This should not be taken as a retaliatory move but as an enterprise that helps the Indians to look upon the West with Indian eyes. It can have its benefits. For example, when in the field of theatre studies, I studied Greek drama setting aside the usual European notions, I found it cannot be categorized as ‘Western theatre’. I discovered that it was actually an ‘Indo-European theatre’ because the whole construction of Greece as ancient West was flawed1. Ten years after the publication of my work, a Western publication, McEvilley’s, made the similar observations in the field of philosophy, questioning the mutual exclusiveness of Greek and Indian philosophical thought2.

Fresh Indian aesthetic theory cannot emerge unless a study of the indigenous texts and intellectual traditions is not restored in the system of higher education. The European Renaissance happened when Greek and Latin texts were studied and revisited. It is an enigma that Indian Anglophones, never tired of singing eulogies of Euro-renaissance, have never thought about. They cannot conceive of a real intellectual revival in India through a deep study of its own texts (vangmaya) because they have been brought up to look down upon them.

Indian Tradition of Textual Analysis

The Indian methodology of textual analysis was called vyâkhyâ. A detailed study of the vyâkhyâ system and the ancient educational system as a whole is urgently needed. As present we are too caught up in ethnographic or caste concentrated analysis of the ancient pedagogy and we are hardly aware of its economics, its social contributions, its sources of sustenance and effectiveness.

[pullquote]This portraiture of India as a spiritual nation has downplayed her contributions in science, statecraft, arts, aesthetics and a host of other worldly skills. [/pullquote]

In its initial stages the vyâkhyâ system did not mean merely writing commentaries on older texts but it was a large enterprise devoted to rewriting and enlarging the earlier texts themselves. Vi (in a unique way) âkhya (told, retold) was the way of transmitting and retelling the earlier story or concepts (siddhânta). For instance, the Vâlmiki Râmâyana was composed to meter and music, (‘tantrilaya-saman-vitam’) and taught to be sung to the disciples who certainly enlarged the story over a period of time3.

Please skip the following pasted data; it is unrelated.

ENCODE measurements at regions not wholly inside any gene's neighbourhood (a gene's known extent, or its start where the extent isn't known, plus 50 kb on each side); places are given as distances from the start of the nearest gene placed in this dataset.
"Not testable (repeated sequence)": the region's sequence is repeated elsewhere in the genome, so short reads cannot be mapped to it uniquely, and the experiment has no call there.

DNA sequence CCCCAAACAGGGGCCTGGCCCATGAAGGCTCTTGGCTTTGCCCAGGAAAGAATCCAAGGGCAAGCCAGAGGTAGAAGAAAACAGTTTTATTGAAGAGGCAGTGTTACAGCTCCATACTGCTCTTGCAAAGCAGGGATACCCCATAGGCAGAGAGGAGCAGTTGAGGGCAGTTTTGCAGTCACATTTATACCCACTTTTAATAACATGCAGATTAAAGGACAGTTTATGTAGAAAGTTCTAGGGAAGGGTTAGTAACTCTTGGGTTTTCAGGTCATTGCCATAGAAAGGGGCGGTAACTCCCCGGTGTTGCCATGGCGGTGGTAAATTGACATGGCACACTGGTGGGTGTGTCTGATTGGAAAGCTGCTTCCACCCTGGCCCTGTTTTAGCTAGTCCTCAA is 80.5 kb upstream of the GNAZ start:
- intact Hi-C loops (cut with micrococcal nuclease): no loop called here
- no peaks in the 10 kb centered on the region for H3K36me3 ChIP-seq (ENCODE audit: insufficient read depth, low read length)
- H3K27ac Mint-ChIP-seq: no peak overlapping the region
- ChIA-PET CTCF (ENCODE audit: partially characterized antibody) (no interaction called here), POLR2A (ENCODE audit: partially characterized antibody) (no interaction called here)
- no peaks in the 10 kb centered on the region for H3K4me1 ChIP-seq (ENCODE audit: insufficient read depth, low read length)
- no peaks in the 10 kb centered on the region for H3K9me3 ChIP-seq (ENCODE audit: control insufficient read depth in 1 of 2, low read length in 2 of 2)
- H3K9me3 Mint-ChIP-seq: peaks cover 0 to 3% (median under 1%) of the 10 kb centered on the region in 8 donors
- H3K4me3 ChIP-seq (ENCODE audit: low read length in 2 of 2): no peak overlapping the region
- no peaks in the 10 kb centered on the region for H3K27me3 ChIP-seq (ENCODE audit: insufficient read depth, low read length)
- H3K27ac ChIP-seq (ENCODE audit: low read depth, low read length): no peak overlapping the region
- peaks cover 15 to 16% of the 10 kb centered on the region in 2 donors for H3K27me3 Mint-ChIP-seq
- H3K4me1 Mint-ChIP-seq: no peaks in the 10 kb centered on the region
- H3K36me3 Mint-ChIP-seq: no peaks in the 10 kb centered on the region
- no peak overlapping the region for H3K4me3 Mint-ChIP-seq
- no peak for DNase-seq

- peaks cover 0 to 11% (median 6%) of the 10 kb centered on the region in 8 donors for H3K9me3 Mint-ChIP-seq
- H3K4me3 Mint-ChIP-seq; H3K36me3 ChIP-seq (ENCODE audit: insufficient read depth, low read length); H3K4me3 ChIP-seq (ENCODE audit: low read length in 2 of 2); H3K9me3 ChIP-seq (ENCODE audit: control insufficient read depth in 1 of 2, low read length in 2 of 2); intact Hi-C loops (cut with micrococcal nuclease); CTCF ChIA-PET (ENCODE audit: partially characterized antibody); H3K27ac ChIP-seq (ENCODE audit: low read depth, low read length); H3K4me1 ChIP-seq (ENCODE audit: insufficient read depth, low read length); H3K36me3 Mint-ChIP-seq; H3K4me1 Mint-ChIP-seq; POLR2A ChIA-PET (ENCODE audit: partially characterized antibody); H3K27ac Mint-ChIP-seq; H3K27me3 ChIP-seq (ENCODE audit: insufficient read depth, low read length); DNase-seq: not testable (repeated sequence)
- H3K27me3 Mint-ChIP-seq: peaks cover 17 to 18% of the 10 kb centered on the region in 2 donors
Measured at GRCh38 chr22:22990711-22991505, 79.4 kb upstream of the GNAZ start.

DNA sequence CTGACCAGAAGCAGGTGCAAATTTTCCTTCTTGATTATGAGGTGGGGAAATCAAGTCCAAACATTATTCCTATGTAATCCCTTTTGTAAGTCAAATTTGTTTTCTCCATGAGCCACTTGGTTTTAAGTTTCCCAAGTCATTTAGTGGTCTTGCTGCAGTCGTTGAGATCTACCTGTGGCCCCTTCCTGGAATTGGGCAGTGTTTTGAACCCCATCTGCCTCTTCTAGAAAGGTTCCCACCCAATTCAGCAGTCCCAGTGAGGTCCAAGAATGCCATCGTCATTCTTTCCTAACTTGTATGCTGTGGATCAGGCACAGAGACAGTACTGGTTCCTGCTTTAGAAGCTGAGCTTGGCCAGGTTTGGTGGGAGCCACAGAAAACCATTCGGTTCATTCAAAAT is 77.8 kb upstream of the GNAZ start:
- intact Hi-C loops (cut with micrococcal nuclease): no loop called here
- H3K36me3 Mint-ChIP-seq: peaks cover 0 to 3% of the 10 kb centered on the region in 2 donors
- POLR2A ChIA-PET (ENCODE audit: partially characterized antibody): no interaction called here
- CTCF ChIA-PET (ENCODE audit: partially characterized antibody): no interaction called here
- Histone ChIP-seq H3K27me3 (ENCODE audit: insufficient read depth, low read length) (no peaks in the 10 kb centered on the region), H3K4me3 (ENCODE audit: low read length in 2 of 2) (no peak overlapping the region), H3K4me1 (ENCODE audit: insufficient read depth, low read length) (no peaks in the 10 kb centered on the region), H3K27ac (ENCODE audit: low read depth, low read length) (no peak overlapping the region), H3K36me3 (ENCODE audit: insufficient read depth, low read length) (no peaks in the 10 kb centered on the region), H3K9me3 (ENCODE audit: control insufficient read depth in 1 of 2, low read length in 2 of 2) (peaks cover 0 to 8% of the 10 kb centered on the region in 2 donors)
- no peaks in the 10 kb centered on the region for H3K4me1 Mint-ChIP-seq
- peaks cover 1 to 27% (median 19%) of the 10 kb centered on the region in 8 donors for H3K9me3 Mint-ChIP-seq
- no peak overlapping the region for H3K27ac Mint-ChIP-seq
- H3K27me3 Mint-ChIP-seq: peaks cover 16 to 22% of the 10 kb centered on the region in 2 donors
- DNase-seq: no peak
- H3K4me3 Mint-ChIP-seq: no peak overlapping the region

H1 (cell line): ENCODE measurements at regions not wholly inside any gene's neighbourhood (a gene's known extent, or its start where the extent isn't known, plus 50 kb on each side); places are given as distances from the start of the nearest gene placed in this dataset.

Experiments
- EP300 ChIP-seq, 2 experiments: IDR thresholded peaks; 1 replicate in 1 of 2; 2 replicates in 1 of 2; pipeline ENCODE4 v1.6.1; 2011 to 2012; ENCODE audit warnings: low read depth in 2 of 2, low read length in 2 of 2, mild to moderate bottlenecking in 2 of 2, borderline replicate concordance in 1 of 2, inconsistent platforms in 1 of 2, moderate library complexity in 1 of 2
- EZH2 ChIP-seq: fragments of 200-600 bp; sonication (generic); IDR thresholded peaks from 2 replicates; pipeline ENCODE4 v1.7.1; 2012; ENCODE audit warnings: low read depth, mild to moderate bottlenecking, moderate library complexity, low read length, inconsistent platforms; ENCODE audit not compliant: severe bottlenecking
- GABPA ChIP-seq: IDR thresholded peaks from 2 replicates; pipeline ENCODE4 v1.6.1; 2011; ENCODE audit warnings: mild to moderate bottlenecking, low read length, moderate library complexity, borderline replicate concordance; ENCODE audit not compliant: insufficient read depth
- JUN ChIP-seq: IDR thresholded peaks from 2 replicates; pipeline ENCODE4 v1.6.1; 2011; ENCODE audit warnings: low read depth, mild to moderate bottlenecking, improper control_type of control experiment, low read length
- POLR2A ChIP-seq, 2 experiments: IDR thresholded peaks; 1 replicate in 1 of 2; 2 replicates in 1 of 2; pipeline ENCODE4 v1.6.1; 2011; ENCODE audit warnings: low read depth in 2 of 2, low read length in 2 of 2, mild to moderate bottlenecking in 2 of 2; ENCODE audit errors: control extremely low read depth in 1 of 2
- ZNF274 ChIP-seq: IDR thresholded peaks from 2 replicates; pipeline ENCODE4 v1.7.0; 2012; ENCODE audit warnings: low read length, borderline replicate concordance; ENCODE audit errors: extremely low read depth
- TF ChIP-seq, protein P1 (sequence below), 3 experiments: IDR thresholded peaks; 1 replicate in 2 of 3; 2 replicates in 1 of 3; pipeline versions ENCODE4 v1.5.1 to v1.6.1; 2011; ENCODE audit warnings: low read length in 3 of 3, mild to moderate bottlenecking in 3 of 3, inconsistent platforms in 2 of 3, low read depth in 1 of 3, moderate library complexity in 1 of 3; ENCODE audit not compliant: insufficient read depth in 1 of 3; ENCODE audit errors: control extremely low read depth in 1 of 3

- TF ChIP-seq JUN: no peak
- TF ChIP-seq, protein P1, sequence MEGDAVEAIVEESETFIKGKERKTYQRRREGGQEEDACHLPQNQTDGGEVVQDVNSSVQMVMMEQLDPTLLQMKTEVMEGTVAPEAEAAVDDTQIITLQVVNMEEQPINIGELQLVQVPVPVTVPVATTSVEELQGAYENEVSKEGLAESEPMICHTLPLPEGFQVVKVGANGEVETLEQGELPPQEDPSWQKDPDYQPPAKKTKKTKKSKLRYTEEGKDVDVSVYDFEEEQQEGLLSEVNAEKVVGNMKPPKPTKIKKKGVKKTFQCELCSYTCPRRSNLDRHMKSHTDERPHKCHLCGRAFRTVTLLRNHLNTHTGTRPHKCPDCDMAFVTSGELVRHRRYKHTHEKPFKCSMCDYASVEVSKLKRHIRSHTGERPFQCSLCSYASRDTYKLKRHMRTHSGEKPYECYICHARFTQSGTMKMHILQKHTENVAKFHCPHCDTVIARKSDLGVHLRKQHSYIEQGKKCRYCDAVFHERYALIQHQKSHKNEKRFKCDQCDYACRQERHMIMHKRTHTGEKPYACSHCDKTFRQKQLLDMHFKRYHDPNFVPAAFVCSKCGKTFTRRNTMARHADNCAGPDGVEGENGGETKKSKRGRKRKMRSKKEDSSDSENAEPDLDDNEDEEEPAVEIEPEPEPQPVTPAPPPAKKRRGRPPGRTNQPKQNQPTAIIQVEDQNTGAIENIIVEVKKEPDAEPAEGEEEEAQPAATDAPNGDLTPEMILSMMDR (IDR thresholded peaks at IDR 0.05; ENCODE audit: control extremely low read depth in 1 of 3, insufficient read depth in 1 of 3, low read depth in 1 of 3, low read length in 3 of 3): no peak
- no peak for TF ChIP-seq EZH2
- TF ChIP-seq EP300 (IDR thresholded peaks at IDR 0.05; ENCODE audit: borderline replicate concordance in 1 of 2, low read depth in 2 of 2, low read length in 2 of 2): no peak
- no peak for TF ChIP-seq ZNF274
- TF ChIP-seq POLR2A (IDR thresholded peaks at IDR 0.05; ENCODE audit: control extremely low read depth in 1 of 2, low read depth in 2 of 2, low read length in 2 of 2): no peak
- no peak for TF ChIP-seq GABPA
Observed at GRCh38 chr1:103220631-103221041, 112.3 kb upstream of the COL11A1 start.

Though writing was adopted for preserving the text of Mahâbhârata, as is recorded in the story of Ganesha writing it while spoken by Krishna Dvâipayana, it was circulated by telling, that is as the Kathaa sessions held by vyâsas of all categories told to celestial, semi divine and human audiences4.

“Dvâipayana first taught the core edition called ‘Bharata’ of 24 thousand verses to his son Shuka and some deserving disciples, then he enlarged the text to a collection of 60 lacs verses. Out of these, 30 lacs are honored in the deva/celestial world, 15 lacs in the pitri/ancestral world, 14 lacs in musical/ gândharva world, and the remaining one lac in the mânava/mortal world. Narada narrated it to the gods, Asita to the ancestors, Shuka to the yakshas, râkshasas and the gândharvas, and Vaishampâyan to the mortals who was learned in the Vedas, and disciple of Vyâsa. That collection of one lac you may now hear from me (says Lomharshana)”. (MBh. Anukramika Parva. Âdi Parva, 104-9).

Constant expansion of all kinds of texts including the shâstras was also an earlier phase of vyâkhyâ or retelling, compiling, recompiling, rewriting and re-quoting. Editing old stories into new forms, like Kalidâsa’s changing the tale of Shakuntalâ, was also part of the vyakhyâ process in which retelling was done for giving a new meaning. In the field of nâtya, it was known as the lokadharmi to nâtyadharmi transformation5.

In its later phase the vyâkhyâ system got restricted to mean commentary upon the canonical texts dealing with a given branch of knowledge called the Shâstra, which was defined as an instrument of dispensation and preservation (shâsanopâyam).

A vyâkhyâ was supposed to bring out the growth and diversity of meaning in the text. But it did not enforce any regimentation, as is the common belief in modern circles. The Indian shâstras were not utopian, but descriptive. They were not commandments but expositions of the standard practices and conventions in a given field. They were also called ‘lakshana-granthas’ (descriptive of characteristics) of a given lakshya, i.e., a vidyâ, an art or science. They also shared the general approach to life in ancient times, that there is no universal injunction for all actions but a course of action, a dharma which is decided upon in a given situation and according to one’s well-being (shreyas). This is not to be mistaken for any principle-less expediency or worldly niti. It was a determination of the right choice for the moment. The Shâstra was the place where the guiding principles were enshrined.

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The Shâstras, as they obtain now, are the apex of a long process of development from the earlier shâstras that had been written down after composition and verbal transmission. For a single subject there were many shâstras of different viewpoints, each maintained by a line of teachers. Books were preserved and re-copied every thirty years or so by trained calligraphers (lipikaras). But there was no copyright as a student could study the texts under many achâryas of a given subject and compose his own magnum opus incorporating various view-points in his work with due credits given to different lines (matas) of teachers.